Public warned of Deltacron variant, ‘inevitable’ surge

The Department of Health (DOH) on Friday said the Philippines is ready to face Deltacron, a combination of the highly contagious Delta and Omicron variants of the coronavirus but the World Health Organization (WHO) urged Filipinos to remain vigilant against another “inevitable” surge in COVID-19 cases.

FAITH AND SCIENCE. A parishioner of the Minor Basilica of the Black Nazarene in Quiapo, Manila receives a booster shot of Pfizer vaccine against COVID-19 on Friday, March 11, 2022. Danny Pata

“I think based on our experience in the past and many experiences that we have gathered throughout the response in the pandemic, we should be ready to face another variant of concern,” said Health Undersecretary Myrna Cabotaje, speaking to the ANC news channel.

The hybrid variant was reportedly discovered in a Cyprus lab as early as January. It was first believed to be likely the result of lab contamination.

The WHO, meanwhile, urged Filipinos to remain vigilant as the world marked the second anniversary of the declaration of the coronavirus pandemic.

The public needs to remain on alert as virus surges in other parts of the world might result in a new variant, said Dr. Rajendra Prasav Yadav, acting WHO Representative to the Philippines.

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The WHO has yet to determine whether the “Deltacron” variant, a combination of the delta and omicron variants, is more dangerous or transmissible, Yadav said.

“When we start lowering our guards and masks, this is a disaster because we’re seeing the vaccination pace slow down considerably in the past few days. It is too early to declare victory against the virus. We need to remain vigilant and continue to exercise caution,” he told ABS-CBN’s Teleradyo.

“We are seeing a huge surge in cases in the Western Pacific region… When we have a surge of cases anywhere in the world we have a risk of developing a new variant of concern and as we know from our past experience such a variant can come to the Philippines so we have to remain on our guard,” he added.

Living with the pandemic does not mean becoming passive as another wave of infections is “inevitable,” Yadav said.

An infectious disease expert on Friday said the combined genes from the Delta and Omicron variants or “Deltacron” will not cause severe infections.

According to Dr. Rontgene Solante, the recombination of the highly contagious Delta and Omicron variants will “not affect much” despite the limited data on the behavior of the hybrid versions of the coronavirus.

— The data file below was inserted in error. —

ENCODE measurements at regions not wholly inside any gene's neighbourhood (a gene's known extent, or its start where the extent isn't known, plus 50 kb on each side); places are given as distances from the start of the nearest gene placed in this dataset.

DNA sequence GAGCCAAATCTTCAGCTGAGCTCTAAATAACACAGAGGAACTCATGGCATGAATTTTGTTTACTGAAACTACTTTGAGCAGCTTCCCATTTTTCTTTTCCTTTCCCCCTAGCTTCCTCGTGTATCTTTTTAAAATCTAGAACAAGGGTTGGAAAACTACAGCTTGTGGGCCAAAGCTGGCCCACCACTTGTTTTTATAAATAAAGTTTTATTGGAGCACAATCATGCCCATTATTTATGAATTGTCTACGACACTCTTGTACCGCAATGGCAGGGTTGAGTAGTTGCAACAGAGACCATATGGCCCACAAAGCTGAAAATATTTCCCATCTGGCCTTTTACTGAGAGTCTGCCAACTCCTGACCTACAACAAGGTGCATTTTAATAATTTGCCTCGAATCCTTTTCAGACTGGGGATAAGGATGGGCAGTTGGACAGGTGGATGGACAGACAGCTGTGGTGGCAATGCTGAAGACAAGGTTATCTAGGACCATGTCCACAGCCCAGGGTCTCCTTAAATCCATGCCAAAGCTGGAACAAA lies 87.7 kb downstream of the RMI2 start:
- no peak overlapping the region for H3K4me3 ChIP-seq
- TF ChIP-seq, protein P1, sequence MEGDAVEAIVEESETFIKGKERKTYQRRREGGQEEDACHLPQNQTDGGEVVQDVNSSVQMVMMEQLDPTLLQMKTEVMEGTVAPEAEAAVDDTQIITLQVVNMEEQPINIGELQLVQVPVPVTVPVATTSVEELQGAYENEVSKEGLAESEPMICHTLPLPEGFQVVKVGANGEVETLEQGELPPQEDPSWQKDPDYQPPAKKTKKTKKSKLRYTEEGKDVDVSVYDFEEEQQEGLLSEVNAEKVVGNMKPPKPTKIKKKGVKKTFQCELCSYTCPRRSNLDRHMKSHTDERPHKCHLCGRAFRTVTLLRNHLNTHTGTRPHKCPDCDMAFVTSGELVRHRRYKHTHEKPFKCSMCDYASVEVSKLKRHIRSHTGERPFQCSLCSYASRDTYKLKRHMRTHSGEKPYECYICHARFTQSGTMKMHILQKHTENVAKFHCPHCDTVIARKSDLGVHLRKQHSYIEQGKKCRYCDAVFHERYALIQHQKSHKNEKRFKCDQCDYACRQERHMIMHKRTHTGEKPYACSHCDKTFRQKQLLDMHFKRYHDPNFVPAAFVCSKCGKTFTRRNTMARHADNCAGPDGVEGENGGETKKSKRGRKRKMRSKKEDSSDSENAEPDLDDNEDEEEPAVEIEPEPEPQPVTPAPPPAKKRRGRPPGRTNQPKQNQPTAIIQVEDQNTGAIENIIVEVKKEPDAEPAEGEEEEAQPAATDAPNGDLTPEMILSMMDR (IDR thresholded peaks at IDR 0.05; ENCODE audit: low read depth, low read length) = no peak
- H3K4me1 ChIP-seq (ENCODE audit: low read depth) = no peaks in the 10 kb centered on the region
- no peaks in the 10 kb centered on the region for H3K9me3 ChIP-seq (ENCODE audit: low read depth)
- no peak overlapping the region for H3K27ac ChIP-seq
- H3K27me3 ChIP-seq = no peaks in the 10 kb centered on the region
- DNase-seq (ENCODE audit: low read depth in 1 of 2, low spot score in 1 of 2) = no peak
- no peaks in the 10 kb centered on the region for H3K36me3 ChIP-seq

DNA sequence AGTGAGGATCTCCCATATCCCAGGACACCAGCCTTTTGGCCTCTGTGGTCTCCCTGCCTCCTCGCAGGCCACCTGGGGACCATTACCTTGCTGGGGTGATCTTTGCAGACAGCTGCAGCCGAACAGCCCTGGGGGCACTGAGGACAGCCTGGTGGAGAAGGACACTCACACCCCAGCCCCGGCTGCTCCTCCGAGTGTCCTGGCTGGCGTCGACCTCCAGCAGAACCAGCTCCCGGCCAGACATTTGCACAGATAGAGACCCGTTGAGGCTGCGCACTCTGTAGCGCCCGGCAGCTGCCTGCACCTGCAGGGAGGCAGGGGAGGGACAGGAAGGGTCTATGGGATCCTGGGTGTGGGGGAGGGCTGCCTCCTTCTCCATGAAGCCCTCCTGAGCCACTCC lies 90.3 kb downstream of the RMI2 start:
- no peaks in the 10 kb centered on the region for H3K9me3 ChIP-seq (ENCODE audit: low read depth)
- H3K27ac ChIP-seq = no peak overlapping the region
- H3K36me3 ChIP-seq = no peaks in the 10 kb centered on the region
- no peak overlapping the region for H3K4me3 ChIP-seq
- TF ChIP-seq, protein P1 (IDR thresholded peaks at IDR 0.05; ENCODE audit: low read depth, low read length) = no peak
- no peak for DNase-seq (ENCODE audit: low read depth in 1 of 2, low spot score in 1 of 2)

“Well for now, the data is still limited. But personally, I believe that with this recombination, it will not affect the virulence but it has the implication that it is still the same in the transmission,” Solante said during an online briefing.

“Because if Delta is combined with Omicron, the Omicron has the more heavily mutations so if we look at its mutations, I would surmise that it will be more Omicron over Delta and if this is the case we would still be dealing with the more transmissible virus just like the Omicron,” he said.

Experts earlier noted that Deltacron reportedly discovered in a Cyprus laboratory is most likely the result of a laboratory contamination, and not a new worrying variant.

The IHU Mediterranee Infection in Marseille, France, however, reported that it is too soon to know whether Deltacron infections will be very transmissible or cause severe disease.

Solante also doubted that it would cause severe infections, noting that many have already been vaccinated against the severity of the viral disease.

Meanwhile, Cabotaje said the shelf life of about 12 million to 13 million doses of the AstraZeneca vaccine has been extended.

“There are also requests for approval of extensions for Gamaleya being processed,” she added.

Some of the vaccines may expire by March or April.

Cabotaje also said the use of the vaccines developed by Russia’s Gamaleya were affected by the delayed delivery of vaccines last year.

On Thursday, the Philippines logged 592 new COVID-19 infections, bringing the nationwide tally to 3,668,940 and active cases to 47,173.

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